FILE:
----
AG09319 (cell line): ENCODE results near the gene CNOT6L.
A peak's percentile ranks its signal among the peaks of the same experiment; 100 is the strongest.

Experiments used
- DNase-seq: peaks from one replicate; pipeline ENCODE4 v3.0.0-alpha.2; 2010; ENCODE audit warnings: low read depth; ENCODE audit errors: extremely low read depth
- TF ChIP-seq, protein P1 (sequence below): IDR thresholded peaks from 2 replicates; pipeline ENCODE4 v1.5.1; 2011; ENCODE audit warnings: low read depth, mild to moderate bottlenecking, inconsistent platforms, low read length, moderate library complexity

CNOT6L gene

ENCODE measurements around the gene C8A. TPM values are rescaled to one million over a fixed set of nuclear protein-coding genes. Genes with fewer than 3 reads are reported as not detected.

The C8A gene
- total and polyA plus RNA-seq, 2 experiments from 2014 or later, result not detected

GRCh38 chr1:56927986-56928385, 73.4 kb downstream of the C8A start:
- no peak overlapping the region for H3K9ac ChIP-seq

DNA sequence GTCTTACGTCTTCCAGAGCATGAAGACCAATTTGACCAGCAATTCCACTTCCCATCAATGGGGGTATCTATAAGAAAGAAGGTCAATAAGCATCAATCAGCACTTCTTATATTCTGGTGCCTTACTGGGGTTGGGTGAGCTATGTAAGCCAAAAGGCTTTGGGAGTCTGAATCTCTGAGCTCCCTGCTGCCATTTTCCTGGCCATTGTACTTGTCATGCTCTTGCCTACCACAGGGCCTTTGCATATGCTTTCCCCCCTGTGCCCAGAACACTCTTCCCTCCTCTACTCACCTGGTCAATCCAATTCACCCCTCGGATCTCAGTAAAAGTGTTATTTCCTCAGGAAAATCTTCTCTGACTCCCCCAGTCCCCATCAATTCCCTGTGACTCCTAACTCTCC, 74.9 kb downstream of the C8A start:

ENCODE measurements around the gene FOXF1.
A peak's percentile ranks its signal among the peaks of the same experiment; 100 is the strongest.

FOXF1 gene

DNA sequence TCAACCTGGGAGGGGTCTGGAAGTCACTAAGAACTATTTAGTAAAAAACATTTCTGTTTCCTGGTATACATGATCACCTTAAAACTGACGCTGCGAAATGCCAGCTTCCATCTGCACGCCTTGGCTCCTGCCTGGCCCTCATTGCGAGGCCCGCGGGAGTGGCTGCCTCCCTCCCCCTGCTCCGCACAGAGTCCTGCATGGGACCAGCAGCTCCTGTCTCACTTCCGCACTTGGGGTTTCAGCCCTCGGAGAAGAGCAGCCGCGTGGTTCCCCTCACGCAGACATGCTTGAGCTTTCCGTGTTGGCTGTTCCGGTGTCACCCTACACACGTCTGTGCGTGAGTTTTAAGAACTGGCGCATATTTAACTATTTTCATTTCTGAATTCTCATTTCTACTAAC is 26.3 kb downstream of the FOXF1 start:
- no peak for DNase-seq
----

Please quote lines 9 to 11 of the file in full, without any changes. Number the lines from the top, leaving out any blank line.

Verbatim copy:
- total and polyA plus RNA-seq, 2 experiments from 2014 or later, result not detected

GRCh38 chr1:56927986-56928385, 73.4 kb downstream of the C8A start:
- no peak overlapping the region for H3K9ac ChIP-seq